MUMBAI: Actress Bhumi Pednekar has pitched for making award ceremonies gender-neutral (free from gender discrimination). They believe that if not today or tomorrow, we too can reach the milestone of gender-neutral awards! His reasoning behind the idea of making award ceremonies gender-neutral is that this is what is happening in award ceremonies all over the world today. Recently, Maren Eggert has been awarded the Gender-Neutral Acting Award for the first time during the Berlin Film Festival. The new award means that now both male and female actors are being given awards not separately but on the basis of their superior performance in the same category. The Gotham Awards announced that their Best Actor and Best Actress awards together will be presented in the Lead-Performance category at a ceremony beginning in November of this year. It has been announced by Emmy that, from 2021 onwards, the trophy for acting will be given to the actor or; actress; Instead, the term performer will be used which is gender-neutral, even if those awards are linked to different gender competitions. On the lines of the Berlin Festival, the Venice Film Festival is also preparing for gender-neutral awards.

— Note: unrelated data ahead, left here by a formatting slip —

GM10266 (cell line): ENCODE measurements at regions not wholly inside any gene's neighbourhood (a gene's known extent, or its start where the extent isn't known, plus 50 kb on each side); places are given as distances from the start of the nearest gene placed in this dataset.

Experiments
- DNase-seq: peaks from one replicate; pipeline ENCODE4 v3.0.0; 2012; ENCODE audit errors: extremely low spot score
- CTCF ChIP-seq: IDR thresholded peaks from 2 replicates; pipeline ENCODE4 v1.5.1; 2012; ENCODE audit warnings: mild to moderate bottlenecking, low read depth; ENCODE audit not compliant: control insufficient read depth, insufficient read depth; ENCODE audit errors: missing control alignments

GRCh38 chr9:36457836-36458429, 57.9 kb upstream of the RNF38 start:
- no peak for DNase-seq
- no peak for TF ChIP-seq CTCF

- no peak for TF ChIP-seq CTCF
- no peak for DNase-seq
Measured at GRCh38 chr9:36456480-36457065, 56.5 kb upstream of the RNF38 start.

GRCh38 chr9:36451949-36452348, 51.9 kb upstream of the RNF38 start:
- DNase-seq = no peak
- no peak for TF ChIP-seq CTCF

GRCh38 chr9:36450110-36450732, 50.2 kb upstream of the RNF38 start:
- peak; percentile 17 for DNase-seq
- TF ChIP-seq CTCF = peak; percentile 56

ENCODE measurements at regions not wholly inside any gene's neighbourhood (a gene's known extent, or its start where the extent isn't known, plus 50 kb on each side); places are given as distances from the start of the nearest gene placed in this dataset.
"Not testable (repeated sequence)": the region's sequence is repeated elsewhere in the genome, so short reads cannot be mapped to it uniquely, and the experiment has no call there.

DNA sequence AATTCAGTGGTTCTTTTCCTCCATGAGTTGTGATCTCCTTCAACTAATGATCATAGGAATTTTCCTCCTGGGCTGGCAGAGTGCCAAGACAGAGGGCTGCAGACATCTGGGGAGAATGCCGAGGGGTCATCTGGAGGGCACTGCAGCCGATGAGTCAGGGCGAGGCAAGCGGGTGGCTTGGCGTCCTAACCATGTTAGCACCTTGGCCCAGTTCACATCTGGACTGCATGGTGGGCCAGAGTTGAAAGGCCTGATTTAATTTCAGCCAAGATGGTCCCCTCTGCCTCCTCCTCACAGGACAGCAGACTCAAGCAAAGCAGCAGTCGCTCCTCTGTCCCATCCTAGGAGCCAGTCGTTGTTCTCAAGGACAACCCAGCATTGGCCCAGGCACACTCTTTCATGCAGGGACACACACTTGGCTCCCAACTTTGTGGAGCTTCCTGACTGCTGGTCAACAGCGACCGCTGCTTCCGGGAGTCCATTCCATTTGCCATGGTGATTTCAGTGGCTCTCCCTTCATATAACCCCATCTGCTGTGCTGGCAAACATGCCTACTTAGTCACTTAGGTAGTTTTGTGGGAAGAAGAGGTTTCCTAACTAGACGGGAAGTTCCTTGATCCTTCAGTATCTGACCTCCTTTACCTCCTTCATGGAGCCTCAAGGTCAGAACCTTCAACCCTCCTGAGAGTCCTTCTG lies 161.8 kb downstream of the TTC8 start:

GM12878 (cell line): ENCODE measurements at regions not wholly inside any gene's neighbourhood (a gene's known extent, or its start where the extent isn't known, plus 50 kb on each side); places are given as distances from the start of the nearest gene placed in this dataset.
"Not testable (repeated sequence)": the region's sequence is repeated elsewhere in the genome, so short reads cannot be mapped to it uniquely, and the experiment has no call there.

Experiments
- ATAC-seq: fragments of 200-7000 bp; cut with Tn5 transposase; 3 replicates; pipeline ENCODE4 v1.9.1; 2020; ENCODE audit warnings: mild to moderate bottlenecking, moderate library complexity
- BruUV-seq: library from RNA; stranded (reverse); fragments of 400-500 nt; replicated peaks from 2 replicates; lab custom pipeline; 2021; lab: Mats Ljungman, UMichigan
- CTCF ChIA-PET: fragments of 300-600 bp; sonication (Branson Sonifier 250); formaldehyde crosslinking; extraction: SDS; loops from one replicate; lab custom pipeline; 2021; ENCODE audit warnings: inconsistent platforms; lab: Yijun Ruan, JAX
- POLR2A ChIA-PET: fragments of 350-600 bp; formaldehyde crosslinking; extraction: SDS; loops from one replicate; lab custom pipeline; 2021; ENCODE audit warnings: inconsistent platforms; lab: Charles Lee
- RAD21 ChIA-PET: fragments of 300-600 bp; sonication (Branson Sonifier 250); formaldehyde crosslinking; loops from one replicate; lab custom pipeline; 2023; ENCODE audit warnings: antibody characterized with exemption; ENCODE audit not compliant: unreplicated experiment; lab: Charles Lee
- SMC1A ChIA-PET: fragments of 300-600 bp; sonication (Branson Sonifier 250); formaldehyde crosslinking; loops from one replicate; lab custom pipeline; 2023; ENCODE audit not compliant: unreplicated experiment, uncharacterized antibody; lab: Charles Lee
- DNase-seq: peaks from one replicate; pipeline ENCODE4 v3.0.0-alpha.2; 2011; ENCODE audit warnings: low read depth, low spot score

Bhumi says, “Over the past year, it has been great to see that gender-based awards are being gradually phased out in all award functions. From our point of view too, if we write strong roles for female and other genders in films, we can reach gender-neutral awards if not today or tomorrow!’ He said, “An artist should be identified by his work, and should not be seen through the lens of a particular gender. I think we are all artists and we can do our bit to bring about equality. Bhumi believes that calling all actors performers is a step in the right direction. She says, ‘We all know that we live in a non-inner world and I think such a move will promote solidarity. This will be a great step towards seeing people of all genders from one point of view. It is time for us to break this barrier between genders, and enjoy performances based on their skills and abilities without looking at the actors through the prism of gender.